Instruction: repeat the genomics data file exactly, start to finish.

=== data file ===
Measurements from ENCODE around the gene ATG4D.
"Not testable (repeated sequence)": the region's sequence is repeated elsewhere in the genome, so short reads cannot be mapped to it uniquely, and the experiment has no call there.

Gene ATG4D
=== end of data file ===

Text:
Measurements from ENCODE around the gene ATG4D.
"Not testable (repeated sequence)": the region's sequence is repeated elsewhere in the genome, so short reads cannot be mapped to it uniquely, and the experiment has no call there.

Gene ATG4D